Santi Cosma e Damiano Church

Brescia, Italy

Santi Cosma e Damiano was originally a Roman Catholic church affiliated with an Augustinian convent, it is now Greek Orthodox church.

Of the 12th-century Romanesque construction, only the bell-tower remains; the present facade and interiors mainly date to a reconstruction in the 18th century. The main altar (18th century) in polychrome marble has statues by Antonio Callegari and altarpiece by Giambettino Cignaroli and a 16th-century Ark of St Tiziano. Adjacent to the church is a 15th-century cloister. In 1923, at the instigation of a local poet Angelo Canossi, the names of the Italians who died in the war were inscribed in the columns.

References:

Comments

Your name



Details

Founded: 12th century
Category: Religious sites in Italy

More Information

en.wikipedia.org

Rating

4.6/5 (based on Google user reviews)

User Reviews

Claudia Bertoli (10 months ago)
Beautiful both inside and out
Claudine Cozzoli (17 months ago)
The small church of Saints Cosmo and Damiano in Via Carioli 23 has a 15th century façade. Essential and modest at first sight, but if we see it from the left side we discover beauty and harmony. The tower is made of stone, well preserved, worked and decorated with arches. ? To discover the interior (I will have to return) it opens on Saturdays for Holy Mass at 5pm. The church is entrusted by the Sovereign Military Order of Malta. IT DESERVES
Adelaide Tranchina (2 years ago)
From my personal vision and without offence, I found it to be extremely sumptuous. An exaggerated, opulent, abnormal thing. My thoughts went to Jesus, to the humble Saints and Blesseds who perhaps would not have agreed that their simple and Spartan life, chosen in poverty and essentiality, should be combined with such richness and splendor. They certainly would have wanted all the economic resources spent on this mega church to be donated to charity.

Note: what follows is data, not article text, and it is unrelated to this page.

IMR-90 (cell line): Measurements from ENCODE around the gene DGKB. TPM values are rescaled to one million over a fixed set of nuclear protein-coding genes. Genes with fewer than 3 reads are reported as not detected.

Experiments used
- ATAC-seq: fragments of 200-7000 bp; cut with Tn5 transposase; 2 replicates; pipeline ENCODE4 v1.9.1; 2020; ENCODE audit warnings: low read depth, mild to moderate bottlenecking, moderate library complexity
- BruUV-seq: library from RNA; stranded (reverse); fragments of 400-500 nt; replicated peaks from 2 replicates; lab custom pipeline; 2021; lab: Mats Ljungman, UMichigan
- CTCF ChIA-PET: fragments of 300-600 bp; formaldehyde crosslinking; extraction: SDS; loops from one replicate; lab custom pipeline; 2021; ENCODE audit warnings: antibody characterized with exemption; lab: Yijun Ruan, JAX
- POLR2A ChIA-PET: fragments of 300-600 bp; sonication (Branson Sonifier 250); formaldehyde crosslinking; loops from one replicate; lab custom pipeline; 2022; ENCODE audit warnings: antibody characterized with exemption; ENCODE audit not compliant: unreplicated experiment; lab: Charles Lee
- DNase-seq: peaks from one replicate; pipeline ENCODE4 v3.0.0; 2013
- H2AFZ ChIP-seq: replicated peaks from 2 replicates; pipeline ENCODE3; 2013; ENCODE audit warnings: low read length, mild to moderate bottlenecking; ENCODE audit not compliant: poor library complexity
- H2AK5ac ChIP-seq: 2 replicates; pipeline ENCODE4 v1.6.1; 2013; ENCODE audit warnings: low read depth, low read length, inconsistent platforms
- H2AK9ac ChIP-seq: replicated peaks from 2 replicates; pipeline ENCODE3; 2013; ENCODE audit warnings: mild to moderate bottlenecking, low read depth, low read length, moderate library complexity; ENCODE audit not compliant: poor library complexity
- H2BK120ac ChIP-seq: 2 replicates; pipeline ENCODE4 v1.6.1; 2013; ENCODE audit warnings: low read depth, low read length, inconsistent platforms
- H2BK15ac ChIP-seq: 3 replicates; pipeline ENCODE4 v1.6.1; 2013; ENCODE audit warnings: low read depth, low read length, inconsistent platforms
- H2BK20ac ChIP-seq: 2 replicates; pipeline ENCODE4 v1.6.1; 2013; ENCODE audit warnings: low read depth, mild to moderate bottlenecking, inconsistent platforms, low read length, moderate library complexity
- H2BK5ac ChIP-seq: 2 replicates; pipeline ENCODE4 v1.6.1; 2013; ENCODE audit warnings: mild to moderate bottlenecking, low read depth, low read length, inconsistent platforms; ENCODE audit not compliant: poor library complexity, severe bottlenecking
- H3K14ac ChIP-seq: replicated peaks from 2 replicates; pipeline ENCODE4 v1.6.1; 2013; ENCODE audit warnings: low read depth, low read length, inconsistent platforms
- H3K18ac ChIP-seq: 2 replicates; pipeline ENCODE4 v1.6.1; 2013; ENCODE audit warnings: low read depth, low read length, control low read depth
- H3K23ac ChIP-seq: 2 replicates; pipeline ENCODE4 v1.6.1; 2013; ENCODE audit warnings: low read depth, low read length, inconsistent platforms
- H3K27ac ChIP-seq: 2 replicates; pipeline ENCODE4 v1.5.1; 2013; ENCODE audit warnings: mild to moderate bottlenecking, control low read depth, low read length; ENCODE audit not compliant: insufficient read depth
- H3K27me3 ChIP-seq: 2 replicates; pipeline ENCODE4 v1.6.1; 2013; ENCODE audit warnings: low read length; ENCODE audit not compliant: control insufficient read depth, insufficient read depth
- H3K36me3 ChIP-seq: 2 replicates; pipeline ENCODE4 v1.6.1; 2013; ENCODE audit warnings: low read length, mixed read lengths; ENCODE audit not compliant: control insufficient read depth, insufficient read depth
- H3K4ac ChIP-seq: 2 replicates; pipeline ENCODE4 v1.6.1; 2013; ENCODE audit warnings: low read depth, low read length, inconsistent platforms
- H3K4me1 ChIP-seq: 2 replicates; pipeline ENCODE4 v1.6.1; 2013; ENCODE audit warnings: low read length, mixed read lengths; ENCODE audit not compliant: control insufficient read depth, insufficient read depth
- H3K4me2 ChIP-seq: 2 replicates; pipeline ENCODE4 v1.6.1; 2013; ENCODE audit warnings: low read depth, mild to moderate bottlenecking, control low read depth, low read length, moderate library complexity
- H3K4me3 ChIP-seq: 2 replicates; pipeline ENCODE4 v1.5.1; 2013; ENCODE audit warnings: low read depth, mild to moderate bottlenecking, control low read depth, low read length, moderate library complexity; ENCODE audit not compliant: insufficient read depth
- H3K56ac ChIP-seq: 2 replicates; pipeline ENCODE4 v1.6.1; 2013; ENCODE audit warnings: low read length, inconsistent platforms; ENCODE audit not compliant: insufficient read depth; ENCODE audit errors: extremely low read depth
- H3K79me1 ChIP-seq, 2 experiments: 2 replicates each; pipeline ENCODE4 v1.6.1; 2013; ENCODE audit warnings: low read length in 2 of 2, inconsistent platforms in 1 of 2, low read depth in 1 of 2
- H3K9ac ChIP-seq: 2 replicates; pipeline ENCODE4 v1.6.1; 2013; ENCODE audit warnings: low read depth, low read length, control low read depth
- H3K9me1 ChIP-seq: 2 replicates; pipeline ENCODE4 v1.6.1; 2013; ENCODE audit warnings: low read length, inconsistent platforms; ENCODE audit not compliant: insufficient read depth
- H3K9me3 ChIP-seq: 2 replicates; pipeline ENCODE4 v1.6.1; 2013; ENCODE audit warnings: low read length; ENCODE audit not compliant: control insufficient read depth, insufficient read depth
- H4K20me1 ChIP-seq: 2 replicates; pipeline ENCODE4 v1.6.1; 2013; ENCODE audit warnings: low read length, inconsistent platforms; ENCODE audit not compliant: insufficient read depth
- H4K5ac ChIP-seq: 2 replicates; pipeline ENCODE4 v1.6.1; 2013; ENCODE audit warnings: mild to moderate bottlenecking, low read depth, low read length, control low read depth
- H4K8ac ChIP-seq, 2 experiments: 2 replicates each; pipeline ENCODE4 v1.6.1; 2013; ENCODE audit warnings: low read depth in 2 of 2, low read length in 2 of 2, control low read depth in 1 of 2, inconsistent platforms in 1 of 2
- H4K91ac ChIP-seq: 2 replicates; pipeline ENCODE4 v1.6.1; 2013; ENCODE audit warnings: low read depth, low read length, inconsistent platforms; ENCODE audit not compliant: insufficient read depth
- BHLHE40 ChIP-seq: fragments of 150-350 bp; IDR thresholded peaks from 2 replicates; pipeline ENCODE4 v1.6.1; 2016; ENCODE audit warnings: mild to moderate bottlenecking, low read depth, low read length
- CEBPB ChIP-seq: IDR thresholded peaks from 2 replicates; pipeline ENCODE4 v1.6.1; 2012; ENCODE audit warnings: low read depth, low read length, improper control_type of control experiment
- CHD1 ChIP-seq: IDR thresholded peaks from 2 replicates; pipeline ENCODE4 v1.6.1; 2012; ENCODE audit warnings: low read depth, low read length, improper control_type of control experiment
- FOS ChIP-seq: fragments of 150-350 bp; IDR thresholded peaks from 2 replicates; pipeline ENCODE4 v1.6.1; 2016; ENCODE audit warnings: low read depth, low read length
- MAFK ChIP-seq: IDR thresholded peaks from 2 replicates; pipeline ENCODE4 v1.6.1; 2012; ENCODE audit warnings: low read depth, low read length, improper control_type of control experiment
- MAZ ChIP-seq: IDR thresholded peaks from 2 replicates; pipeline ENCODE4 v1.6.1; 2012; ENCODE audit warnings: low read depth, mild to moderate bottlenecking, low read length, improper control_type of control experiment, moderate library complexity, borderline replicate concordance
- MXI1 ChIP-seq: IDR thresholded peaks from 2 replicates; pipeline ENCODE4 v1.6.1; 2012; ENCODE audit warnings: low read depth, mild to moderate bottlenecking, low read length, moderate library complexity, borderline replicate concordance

Elena S (4 years ago)
Beautiful!
Aurelia Calin (5 years ago)
Powered by Google

Featured Historic Landmarks, Sites & Buildings

Historic Site of the week

Topography of Terror

The Topography of Terror (Topographie des Terrors) is an outdoor and indoor history museum. It is located on Niederkirchnerstrasse, formerly Prinz-Albrecht-Strasse, on the site of buildings which during the Nazi regime from 1933 to 1945 were the headquarters of the Gestapo and the SS, the principal instruments of repression during the Nazi era.

The buildings that housed the Gestapo and SS headquarters were largely destroyed by Allied bombing during early 1945 and the ruins demolished after the war. The boundary between the American and Soviet zones of occupation in Berlin ran along the Prinz-Albrecht-Strasse, so the street soon became a fortified boundary, and the Berlin Wall ran along the south side of the street, renamed Niederkirchnerstrasse, from 1961 to 1989. The wall here was never demolished.